nematode
The adult C. elegans nematode, or roundworm, has 302 neurons – one third of all the cells in its body. (Photo: Getty Images)

Researchers at UHN's Krembil Brain Institute have developed an experimental model for early-stage Parkinson's disease using Caenorhabditis elegans, a small transparent worm.

They also incorporated the model into a drug-screening pipeline to rapidly identify potential therapies for Parkinson's disease.

Currently, experimental models of early-stage Parkinson's disease are limited. Such models are needed for the discovery of new therapies.

A research team led by Drs. Lorraine Kalia and Suneil Kalia explored whether the roundworm C. elegans could be used to address this issue. C. elegans is particularly well-suited for studying neurons because scientists have mapped this animal's nervous system in exquisite detail.

Parkinson's disease is associated with the accumulation of the protein alpha-synuclein in neurons. The protein can kill the neurons that control movement. Because these cells do not regenerate, researchers are looking for ways to detect and treat the disease in its early stages.

"Our C. elegans model has an alpha-synuclein defect that causes motor dysfunction – worms with this defect coil up much more frequently than worms without it," says Dr. Lorraine Kalia, Senior Scientist at the Krembil Brain Institute. "At the molecular level, the neuronal processes that occur in these worms are similar to those that occur in humans with early-stage Parkinson disease."

Drs. Suneil and Lorraine Kalia
The study was led by Drs. Suneil Kalia, (L), and Lorraine Kalia, both Senior Scientists at UHN's Krembil Brain Institute. (Photo: Brian Simon)

The team used artificial intelligence to rank a library of drugs approved for human use based on their potential to reduce alpha-synuclein accumulation. They next tested the six most promising drugs using the C. elegans model.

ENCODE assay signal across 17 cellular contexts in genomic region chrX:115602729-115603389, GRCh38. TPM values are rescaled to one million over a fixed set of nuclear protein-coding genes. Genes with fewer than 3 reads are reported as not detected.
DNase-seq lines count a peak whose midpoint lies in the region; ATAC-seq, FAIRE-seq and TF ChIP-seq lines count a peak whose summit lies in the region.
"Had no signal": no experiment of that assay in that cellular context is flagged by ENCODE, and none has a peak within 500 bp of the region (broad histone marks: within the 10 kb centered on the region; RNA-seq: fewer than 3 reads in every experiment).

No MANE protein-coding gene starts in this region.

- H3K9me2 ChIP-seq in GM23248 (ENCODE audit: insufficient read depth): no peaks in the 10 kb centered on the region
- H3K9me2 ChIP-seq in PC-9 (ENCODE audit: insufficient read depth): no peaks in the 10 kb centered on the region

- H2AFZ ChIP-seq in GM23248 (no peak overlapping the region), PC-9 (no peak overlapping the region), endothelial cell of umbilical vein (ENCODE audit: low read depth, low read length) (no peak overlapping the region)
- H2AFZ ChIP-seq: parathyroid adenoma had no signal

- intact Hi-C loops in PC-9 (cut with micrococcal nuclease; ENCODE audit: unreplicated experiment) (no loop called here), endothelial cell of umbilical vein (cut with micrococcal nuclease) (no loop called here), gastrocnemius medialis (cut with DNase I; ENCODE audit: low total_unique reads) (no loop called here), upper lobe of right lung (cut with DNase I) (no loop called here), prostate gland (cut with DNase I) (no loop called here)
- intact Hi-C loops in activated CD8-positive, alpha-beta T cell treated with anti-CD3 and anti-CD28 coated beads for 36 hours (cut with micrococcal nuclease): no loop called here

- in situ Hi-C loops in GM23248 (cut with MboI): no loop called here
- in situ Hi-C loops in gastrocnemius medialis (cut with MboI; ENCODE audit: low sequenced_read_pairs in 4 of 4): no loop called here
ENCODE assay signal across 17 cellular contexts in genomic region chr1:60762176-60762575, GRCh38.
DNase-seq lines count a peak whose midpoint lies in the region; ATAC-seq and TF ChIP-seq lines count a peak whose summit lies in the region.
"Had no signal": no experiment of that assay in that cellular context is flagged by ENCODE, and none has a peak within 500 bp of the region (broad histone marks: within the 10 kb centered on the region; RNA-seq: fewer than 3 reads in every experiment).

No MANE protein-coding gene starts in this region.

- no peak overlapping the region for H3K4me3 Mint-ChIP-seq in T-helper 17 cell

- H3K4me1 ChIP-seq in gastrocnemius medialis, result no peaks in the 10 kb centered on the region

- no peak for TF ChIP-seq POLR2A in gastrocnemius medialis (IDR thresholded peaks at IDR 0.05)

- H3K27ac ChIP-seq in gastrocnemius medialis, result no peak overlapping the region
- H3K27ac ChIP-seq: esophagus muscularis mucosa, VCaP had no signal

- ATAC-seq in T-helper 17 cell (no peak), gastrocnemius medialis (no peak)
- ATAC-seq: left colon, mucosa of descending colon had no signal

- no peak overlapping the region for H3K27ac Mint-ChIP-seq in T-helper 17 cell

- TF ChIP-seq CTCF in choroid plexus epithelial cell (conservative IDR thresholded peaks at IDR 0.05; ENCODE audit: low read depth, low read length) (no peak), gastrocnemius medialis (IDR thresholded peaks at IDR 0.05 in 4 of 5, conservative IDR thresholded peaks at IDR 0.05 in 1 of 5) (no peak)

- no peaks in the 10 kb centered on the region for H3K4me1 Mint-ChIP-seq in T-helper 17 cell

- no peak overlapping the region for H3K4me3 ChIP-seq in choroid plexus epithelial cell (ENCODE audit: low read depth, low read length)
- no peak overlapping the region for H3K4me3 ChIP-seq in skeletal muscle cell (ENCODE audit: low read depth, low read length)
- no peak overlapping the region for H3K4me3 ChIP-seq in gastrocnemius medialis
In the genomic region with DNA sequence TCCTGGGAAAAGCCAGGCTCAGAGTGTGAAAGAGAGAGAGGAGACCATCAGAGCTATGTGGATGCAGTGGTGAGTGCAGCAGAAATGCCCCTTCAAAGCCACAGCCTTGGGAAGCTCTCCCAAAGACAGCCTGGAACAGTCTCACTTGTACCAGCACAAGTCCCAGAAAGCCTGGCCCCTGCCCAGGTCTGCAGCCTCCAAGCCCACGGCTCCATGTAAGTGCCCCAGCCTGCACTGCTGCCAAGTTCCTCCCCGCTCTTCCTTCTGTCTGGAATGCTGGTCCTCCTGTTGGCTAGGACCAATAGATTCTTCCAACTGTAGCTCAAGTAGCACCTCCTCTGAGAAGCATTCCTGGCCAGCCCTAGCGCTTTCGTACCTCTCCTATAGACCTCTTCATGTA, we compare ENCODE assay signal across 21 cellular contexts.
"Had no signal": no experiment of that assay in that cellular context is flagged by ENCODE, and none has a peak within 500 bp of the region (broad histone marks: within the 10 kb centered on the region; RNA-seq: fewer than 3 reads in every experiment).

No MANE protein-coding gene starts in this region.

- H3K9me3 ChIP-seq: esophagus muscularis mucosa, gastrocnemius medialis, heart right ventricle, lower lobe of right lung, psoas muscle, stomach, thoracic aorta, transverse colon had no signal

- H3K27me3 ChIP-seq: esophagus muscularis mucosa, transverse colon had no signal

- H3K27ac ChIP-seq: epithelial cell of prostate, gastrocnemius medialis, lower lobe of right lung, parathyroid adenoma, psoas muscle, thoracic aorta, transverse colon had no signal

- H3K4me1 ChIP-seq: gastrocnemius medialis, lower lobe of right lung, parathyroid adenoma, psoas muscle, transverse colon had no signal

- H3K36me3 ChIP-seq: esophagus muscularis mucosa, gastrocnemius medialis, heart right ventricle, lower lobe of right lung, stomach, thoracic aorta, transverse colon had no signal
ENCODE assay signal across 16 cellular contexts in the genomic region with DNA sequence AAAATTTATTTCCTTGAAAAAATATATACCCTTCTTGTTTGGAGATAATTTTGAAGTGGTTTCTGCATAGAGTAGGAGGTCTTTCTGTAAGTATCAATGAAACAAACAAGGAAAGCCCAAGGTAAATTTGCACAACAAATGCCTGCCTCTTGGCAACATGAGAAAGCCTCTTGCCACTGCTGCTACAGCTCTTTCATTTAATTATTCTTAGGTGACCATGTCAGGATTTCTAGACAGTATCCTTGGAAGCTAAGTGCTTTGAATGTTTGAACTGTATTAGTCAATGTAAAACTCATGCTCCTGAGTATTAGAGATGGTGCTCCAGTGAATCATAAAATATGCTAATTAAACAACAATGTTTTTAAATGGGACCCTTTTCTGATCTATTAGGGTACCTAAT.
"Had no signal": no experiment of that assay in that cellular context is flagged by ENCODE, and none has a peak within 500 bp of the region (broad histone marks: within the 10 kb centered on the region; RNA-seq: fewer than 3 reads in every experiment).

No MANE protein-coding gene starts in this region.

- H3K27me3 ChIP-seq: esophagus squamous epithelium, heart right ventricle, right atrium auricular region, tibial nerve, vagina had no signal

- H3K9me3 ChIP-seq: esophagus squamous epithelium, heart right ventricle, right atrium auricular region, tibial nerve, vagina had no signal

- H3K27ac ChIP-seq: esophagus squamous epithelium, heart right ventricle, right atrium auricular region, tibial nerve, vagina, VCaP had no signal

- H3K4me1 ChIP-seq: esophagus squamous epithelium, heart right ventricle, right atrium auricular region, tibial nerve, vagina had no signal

The team found that five of the drugs reduced the frequency of the worms' coiling behaviour. The team then tested these drugs in mammalian models in the lab to determine which could prevent alpha-synuclein from killing brain cells.

Using this approach, the researchers identified the antibiotic rifabutin as a potential treatment option.

"Most experimental models of Parkinson's disease that are used for drug discovery do not have measurable markers of neuron degeneration caused by alpha-synuclein in the early stages of the disease, before the neurons are lost," says Dr. Suneil Kalia, Senior Scientist at the Krembil Brain Institute. "Coupled with artificial intelligence technologies, our C. elegans model has the potential to be scaled up and help identify drugs that might treat the disease in humans."

"It is important to note that Parkinson's disease is very complex, and a single experimental model cannot capture all of its features," adds Dr. Lorraine Kalia. "Our multi-step drug screening strategy combines complementary experimental models so that we can rapidly translate potential drugs to human clinical trials."

This work was supported by the Natural Sciences and Engineering Research Council of Canada, Ontario Brain Institute, Parkinson's UK and UHN Foundation. Dr. Lorraine Kalia is an Associate Professor of Medicine at the University of Toronto. Dr. Suneil Kalia is an Associate Professor of Surgery at the University of Toronto.


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